- Adriana experiences the loss of her mind as "possession" by Nicholas, who has "taken over" her head.
- Finally, she stages her own death. Wearing a man's suit and tie, she holds the severed head of her husband Stefan (Dominique Serrand) aloft next to her own, creating the following illusion: a male 'headhunter' appears simultaneously to be shielding 'his' identity and exhibiting trophies, one male, one female, in front of 'his' face. Thus she accomplishes four goals simultaneously: (a) she acts out her trauma and displays her doubly decapitated condition for the benefit of Aura and the camera; (b) she liberates her body to avenge Nicholas/reclaim her heads; (c) she performs masculinity (via serial beheading and as phallic mother); and (d) she foreshadows her literal death.
- Proclaimed headless at least once more, by the local television news, Adriana subsequently remains invisible to the camera, except as represented by lizards that seem to be serpentine familiars, an old-fashioned black medical bag—the sort once carried by fatherly doctors when making house calls—the mechanical garrote and the (familiar for Argento) black-gloved hands.
The laugh of the Medusa
Perhaps most importantly, Adriana is a professional medium, a psychic who channels the spirit/voice of "Nicholas"—whom I interpret to be Adriana's silenced (decapitated) self finding its tongue in (French) revolutionary Cixousian/Medusan hysteria/sorcery. In the séance scene, she pretends to speak for the headhunter's most recent victim, saying, "My head. Look, my head. I know who the killer is." She speaks, as we find out later, for herself, her victims being externalisations of her hysterical/headless condition. Indeed, decapitation has a perverse way of "voicing" the silenced head, freeing it to speak a last word, to name the next victim (and/or killer), making atrocity and revolution public. The last image of Adriana is her decapitated head, opening her mouth to speak the name of "Nicholas."
Hysteria was once thought to be the product of a "wandering womb", but in this film it is heads and memories, souls and voices that are hysterically lost, found, stolen, exchanged. Ultimately, "Nicholas" is the name Adriana gives to the terror she stages on a grand scale, a revolution of the body from the head, in which all heads must fall. "I thought, after the others, I would stop..." she raves as she prepares to decapitate David and, presumably, even her own daughter.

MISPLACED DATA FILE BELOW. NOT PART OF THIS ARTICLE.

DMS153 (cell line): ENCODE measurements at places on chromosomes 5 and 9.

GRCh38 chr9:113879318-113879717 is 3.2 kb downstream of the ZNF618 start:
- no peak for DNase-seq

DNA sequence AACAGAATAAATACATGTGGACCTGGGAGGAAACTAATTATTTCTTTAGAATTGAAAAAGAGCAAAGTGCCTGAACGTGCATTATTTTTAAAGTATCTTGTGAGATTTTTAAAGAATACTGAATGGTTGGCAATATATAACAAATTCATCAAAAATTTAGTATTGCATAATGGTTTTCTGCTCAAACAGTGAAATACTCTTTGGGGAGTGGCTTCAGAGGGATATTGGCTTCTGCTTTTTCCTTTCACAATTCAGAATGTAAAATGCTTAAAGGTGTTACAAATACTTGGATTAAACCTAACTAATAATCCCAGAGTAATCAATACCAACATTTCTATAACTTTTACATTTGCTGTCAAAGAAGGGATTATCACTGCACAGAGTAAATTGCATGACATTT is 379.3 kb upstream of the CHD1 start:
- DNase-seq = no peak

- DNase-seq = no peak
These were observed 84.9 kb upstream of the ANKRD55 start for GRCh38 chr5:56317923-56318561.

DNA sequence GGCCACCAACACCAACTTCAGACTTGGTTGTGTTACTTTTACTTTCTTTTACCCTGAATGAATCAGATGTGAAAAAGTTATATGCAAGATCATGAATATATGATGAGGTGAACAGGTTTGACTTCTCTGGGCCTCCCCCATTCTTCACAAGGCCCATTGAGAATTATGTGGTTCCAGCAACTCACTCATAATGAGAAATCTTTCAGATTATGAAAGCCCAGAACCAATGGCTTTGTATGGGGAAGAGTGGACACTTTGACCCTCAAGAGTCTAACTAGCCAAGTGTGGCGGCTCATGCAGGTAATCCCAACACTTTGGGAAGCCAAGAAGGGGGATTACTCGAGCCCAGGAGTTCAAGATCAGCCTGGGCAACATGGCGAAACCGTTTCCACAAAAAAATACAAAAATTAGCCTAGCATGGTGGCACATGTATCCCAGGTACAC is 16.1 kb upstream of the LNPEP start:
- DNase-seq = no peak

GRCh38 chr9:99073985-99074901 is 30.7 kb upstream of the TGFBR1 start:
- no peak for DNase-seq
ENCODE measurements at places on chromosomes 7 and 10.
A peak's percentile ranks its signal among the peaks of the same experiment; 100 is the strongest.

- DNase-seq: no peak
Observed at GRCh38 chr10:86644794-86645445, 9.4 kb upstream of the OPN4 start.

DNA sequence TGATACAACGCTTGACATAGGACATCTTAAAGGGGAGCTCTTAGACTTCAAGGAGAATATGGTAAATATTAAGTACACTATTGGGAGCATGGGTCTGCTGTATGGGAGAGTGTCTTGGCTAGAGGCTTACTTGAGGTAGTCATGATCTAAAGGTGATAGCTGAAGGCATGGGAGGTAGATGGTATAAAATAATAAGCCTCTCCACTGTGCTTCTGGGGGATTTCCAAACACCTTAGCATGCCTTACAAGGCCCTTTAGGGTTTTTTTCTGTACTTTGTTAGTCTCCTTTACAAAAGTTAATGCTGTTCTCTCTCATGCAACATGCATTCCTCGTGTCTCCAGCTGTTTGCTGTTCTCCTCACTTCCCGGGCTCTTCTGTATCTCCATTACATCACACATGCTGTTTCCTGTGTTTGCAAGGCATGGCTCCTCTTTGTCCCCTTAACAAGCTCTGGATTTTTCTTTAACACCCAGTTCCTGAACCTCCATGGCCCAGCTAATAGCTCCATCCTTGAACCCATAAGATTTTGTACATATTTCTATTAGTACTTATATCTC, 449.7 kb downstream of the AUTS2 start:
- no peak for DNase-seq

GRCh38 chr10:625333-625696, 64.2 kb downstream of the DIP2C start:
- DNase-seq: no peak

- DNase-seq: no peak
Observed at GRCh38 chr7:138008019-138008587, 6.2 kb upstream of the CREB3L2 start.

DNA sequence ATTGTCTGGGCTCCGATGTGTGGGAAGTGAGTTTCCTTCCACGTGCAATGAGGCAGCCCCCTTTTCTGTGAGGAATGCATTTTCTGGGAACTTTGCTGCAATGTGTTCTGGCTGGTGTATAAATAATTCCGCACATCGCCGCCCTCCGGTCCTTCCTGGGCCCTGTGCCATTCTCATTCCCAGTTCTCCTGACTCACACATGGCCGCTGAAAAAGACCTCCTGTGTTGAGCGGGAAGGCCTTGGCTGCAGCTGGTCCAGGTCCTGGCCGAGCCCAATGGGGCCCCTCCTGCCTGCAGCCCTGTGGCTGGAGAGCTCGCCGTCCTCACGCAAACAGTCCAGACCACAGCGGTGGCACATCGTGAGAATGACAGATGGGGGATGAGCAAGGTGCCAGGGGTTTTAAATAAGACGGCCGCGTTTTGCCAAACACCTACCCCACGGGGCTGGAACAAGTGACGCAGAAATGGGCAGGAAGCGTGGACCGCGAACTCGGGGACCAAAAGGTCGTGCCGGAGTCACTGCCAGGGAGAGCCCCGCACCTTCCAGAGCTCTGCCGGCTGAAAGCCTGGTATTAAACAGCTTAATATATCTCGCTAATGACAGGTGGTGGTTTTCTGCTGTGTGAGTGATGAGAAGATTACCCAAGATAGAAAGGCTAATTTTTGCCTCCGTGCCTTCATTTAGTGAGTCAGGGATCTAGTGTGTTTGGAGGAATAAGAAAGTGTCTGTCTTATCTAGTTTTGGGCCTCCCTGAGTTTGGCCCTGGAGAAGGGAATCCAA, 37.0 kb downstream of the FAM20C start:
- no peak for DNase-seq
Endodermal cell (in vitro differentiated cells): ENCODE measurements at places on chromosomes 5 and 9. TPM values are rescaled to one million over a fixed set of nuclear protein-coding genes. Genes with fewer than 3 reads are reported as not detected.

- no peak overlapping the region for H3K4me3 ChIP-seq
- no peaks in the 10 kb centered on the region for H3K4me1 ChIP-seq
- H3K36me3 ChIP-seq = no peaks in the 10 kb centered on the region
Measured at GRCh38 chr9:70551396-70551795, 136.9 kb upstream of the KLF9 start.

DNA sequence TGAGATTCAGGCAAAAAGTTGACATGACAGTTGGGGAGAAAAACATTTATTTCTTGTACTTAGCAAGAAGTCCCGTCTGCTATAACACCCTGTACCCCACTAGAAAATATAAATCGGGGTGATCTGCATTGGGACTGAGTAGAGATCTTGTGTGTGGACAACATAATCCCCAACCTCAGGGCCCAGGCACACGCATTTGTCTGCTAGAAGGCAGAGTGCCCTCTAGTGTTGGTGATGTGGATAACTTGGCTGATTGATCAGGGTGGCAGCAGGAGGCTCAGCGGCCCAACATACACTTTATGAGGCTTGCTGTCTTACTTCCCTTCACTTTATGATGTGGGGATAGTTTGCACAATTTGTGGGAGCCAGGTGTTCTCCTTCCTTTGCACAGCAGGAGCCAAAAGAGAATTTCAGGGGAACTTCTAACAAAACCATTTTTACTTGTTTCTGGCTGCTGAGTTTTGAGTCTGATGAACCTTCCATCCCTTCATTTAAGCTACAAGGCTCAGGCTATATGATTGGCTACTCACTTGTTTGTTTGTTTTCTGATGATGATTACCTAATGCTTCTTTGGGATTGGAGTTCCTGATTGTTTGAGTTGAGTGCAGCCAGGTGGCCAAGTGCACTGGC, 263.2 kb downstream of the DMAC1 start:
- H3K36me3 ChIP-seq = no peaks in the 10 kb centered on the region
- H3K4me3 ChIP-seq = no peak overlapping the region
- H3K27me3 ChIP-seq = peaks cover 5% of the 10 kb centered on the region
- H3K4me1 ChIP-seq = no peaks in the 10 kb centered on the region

The birth of the clinic
In the meantime, Aura has matured into a sixteen-year-old anorexic and runaway, another variation on woman as decapitated male child. (If the male child is the mother's substitute penis/head, the daughter is merely another signifier of its absence, as suggested in Adriana's less than benign neglect, Aura's deeply felt desire to disappear and the very name "Aura," which suggests that she is an emanation or disembodied spirit, a lost soul.) Her case makes sense in light of her mother's fate: becoming an adult female means being embodied and subjected to the authority of doctors. The Faraday Clinic comes to represent various social agencies who want to imprison, silence and/or "get something from [Aura]" rather than help her. In Trauma's opening scene, she is attempting to jump off a bridge as a final effort to get somewhere where "they" cannot. Her anorexia, the film implies, is a product of the clinic in the Foucauldian sense, of the medical perspective through which the body became subject to the domination of the head, the mind, the gaze, the speculum and the scalpel.
Aura's anorexia, like her supposed addiction to intravenous drugs, is a medical/social construction. When administered by doctors, her food is invariably force-fed intravenously and laced with sedatives (in the IV scene) or else it is literally a drug (Dr Judd's psychotropic berries). In refusing food, Aura struggles against becoming a consumer and a medium, a "headless" body like her mother. Her view of her home and the clinic as equivalent madhouses and extensions of one another (confirmed by Piper's Laurie's raving reprisal of her Margaret White maniacal mother character in Carrie ) is correct. Taken home, Aura will be sent back to the clinic. Taken to the clinic, she will be sent back home to Mother. Her "suicide" note says "I've gone to join my mother," whom we assume (from evidence provided by the camera, the television news and Aura herself) is decapitated.
In the first of several scenes in which she is being taken "home," she protests, "Doctors? I don't need more doctors!" Throughout the film (and as in Argento's earlier Suspiria  and Phenomena [aka Creepers, 1985]), the hospital—whether the psychiatric Clinic or the maternity ward at St Bartholomew's—is an institution that chops off heads and constructs docile, consuming bodies. In one extended sequence, the screams of the victim (Aura's nurse) mingle with the howls of lunatics wandering the halls, and we watch as one inmate bemusedly observes the beheading through a curtain, waving at the headhunter/camera as he/she/it exits.
Wound culture and junk/food/television
Mark Seltzer in 1998 linked the serial killer to American "wound culture," a public culture obsessed with trauma— whether the public display of "torn and open bodies" or the confession of psychological "damage" on talk shows such as Donohue, Oprah and Jerry Springer. Lacking subjectivity in a socially-constructed culture of information, we seek and find our "selves" in what pop psychology and sociology identify and track, through "symptoms" like anorexia, as our traumas. Our psychic wounds, in other words, are all that is left of our selves, or, in the symbolic system of Trauma, our heads and souls. In discovering our traumas (recovering our severed heads), crafting them into art and displaying them, we hope to achieve healing and signification. One product of this wound culture, serial killers inflict their traumas on others through a kind of sadistic performance art, thus "making something of themselves" in the pathology of the public sphere.